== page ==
The primary outcome consisted of the EPDS and MIBS scores. Cox et al. developed the EPDS, and the Japanese version was reported by Okano to have a good internal consistency [32, 33]. Taylor et al. developed the MIBS, and the Japanese version was translated and validated by Yoshida [34, 35]. Both the EPDS and the MIBS are self-reported instruments with 10 items rated on a 4-point scale with total scores ranging from 0 to 30 [32,33,34,35]. The higher the score of EPDS and MIBS, the worse the symptoms of postpartum depression and mother-to-infant bonding, respectively. In the Japanese version of the EPDS, the optimal cut-off score was 8/9 for screening for perinatal depression [33]. A recent Japanese study using a large dataset revealed a three-factor structure model consisting of “Anhedonia” (Items 1 and 2), “Anxiety” (Items 3, 4, 5, and 6), and “Depression” (Items 7, 9, and 10). This model demonstrated a high goodness-of-fit [36]. On the other hand, a Japanese study using a cluster analysis suggested the presence of mothers with pathological maternal bonding (14.4%), with an optimal MIBS cut-off score of 4/5 at 1 month after delivery [37]. The MIBS was suggested to have a two-factor structure composed of “Lack of affection” (Items 1, 6, 8, and 10) and “Anger and rejection” (Items 2, 3, 5, and 7) [35]. We used the above cut-off scores and factor structures in the present analysis.

This study was performed as part of the Mental health and Early Intervention in the Community-based Integrated care System (MEICIS) project, which is supported by a Health Labour Sciences Research Grant (19GC1015). The study was performed in accordance with the latest version of the Declaration of Helsinki (October 2013).

Statistical analysis

A total of 3985 women delivered during the period, and only 46 women did not complete the EPDS or the MIBS questionnaire. The proportion of women excluded in the analysis was small (1.2%). The subjects were divided into two groups based on a cut-off date of January 16, 2020, when the first case of COVID-19 was reported in Japan. Subjects who answered the questionnaires during the period from April 1, 2017, to January 15, 2020, were included in the “Before COVID-19” group, while those who answered the questionnaires during the period from January 16, 2020, to December 31, 2020, were included in the “During COVID-19” group. Then, we divided the Before COVID-19 group into three subgroups according to year (2017: April 1, 2017, to December 31, 2017; 2018: January 1, 2018, to December 31, 2018; 2019: January 1, 2019, to January 15, 2020). To examine the impact of the COVID-19 pandemic more precisely, we then compared each primary outcome among the four groups (the three Before COVID-19 subgroups and the During COVID-19 group [2020: January 16, 2020, to December 31, 2020]). The study flow chart is shown in Fig. 1. We used a multivariate analysis of variance (MANOVA) followed by post-hoc Tukey’s honestly significant difference (HSD) and chi-square tests to compare demographic and clinical variables (such as age, parity, and delivery style; and the total scores of EPDS and MIBS) between the groups. The Kruskal-Wallis test was used to test for the proportion of postpartum depression or postpartum pathological maternal bonding among the groups. All the statistical analyses were conducted using IBM SPSS, version 26.0.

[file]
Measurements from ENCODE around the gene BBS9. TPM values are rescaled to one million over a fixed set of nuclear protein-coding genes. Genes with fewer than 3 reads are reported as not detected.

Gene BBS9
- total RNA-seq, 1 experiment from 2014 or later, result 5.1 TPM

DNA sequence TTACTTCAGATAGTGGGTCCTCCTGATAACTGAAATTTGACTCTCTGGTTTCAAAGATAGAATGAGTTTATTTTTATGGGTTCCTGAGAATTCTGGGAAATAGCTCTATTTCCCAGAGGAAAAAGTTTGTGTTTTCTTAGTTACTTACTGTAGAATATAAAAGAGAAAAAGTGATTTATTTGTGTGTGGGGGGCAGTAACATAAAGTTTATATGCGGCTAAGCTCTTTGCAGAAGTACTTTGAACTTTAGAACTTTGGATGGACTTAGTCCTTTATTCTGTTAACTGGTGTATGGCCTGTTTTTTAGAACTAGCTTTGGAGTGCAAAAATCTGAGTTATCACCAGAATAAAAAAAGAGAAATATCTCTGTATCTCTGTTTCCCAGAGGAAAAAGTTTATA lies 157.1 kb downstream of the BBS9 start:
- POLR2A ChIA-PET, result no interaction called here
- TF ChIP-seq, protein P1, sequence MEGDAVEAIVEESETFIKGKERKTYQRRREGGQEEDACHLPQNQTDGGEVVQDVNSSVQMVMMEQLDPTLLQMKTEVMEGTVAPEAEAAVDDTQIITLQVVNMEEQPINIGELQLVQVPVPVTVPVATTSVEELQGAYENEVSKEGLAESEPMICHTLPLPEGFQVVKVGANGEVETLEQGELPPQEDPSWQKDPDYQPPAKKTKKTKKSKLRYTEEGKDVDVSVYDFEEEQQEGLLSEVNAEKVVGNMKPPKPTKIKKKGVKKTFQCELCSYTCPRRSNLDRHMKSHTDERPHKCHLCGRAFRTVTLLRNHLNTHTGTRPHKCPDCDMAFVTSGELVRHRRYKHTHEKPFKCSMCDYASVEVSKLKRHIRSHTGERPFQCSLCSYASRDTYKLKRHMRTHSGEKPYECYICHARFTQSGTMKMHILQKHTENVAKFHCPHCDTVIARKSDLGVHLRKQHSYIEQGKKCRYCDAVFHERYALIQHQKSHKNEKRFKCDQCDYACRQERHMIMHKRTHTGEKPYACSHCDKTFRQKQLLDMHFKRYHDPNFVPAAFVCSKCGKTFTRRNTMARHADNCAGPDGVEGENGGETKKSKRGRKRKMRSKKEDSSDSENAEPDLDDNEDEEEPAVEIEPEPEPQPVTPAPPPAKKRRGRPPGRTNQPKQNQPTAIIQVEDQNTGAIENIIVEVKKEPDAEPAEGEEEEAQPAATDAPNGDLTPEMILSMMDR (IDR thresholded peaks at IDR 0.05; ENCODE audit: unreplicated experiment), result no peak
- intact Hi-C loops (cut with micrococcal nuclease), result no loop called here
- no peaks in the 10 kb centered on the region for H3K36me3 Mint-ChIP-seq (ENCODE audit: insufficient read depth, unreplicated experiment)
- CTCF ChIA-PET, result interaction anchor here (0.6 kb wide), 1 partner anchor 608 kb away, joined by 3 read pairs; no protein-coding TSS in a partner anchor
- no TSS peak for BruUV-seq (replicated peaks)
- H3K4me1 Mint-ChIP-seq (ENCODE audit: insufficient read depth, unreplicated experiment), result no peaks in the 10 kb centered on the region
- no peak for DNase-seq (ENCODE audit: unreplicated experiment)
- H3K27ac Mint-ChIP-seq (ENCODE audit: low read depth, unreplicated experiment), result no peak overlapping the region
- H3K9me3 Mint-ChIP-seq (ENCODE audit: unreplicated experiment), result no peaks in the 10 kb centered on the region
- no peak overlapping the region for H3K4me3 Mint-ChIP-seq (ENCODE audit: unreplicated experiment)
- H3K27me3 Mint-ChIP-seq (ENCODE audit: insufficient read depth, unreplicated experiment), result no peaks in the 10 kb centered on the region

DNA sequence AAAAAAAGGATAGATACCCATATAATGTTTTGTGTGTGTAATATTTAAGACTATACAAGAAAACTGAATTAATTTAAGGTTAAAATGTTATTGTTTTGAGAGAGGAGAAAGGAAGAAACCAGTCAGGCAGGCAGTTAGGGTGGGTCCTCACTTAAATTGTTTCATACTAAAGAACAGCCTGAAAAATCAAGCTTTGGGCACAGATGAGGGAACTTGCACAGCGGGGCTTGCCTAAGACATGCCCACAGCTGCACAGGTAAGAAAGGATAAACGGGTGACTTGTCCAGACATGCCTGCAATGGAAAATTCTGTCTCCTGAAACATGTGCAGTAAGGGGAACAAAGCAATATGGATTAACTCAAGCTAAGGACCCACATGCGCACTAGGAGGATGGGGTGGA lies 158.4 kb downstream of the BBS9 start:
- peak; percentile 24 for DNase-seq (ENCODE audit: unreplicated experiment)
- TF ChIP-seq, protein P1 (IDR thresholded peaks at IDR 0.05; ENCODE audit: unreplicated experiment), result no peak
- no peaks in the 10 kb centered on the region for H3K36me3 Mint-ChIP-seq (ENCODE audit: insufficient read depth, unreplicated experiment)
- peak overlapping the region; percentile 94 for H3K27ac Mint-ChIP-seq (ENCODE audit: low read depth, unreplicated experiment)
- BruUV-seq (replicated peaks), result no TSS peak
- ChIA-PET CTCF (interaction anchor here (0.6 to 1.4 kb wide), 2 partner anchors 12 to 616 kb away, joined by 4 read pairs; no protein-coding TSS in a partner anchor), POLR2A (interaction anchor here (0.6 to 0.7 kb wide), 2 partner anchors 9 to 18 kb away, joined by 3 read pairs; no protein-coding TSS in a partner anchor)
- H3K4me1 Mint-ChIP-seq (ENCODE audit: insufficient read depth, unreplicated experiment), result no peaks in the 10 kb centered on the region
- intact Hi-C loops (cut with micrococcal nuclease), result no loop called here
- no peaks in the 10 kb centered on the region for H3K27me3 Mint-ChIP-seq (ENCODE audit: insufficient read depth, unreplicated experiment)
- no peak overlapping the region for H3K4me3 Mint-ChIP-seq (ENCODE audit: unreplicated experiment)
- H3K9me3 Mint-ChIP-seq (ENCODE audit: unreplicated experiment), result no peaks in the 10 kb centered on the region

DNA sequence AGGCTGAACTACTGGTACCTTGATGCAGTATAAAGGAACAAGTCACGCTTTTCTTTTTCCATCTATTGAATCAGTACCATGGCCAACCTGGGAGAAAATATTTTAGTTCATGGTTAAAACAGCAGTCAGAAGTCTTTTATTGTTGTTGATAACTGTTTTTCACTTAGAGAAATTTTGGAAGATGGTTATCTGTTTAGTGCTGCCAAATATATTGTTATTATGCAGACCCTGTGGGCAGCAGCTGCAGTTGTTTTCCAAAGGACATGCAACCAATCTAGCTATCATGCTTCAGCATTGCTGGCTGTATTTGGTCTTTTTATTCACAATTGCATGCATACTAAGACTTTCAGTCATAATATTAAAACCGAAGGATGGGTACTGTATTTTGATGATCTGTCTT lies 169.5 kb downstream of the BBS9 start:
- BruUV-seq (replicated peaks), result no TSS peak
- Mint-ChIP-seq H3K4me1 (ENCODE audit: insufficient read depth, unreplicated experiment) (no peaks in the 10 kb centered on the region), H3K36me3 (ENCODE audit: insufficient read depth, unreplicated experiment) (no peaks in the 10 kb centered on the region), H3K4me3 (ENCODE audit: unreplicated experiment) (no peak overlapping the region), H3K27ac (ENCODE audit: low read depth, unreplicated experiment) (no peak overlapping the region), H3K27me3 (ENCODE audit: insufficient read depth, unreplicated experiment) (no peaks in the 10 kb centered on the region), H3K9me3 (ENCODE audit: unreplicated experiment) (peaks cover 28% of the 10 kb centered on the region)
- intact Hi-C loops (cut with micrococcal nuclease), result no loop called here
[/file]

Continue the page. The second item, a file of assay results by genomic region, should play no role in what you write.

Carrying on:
Fig. 1
figure 1

Study flow chart

Results

The mean age of all the participants was 33.4 (SD = 5.1) years. The proportions of participants who were over 35 years old (late childbearing), were primipara, had a full-term birth (> 38 weeks), delivered vaginally, and had a singleton live birth were 42.1, 48.5, 95.9, 71.8, and 97.9%, respectively. Regarding the birth weight of the infant, 88.3% of the infants were of normal weight. None of the mothers in this study contracted COVID-19 during pregnancy or the postpartum period. The Before COVID-19 group was also divided into three subgroups according to year (2017: n = 706; 2018: n = 1142; 2019: n = 996). We compared the average EPDS and MIBS scores and general and obstetric characteristics for the three Before subgroups plus the During COVID-19 group (2020: n = 1095). The general and obstetric characteristics of the participants are shown in Table 1. A one-way Analysis of variance (one-way ANOVA) and the chi-square test showed no significant difference in general and obstetric characteristics between the Before COVID-19 and the During COVID-19 groups.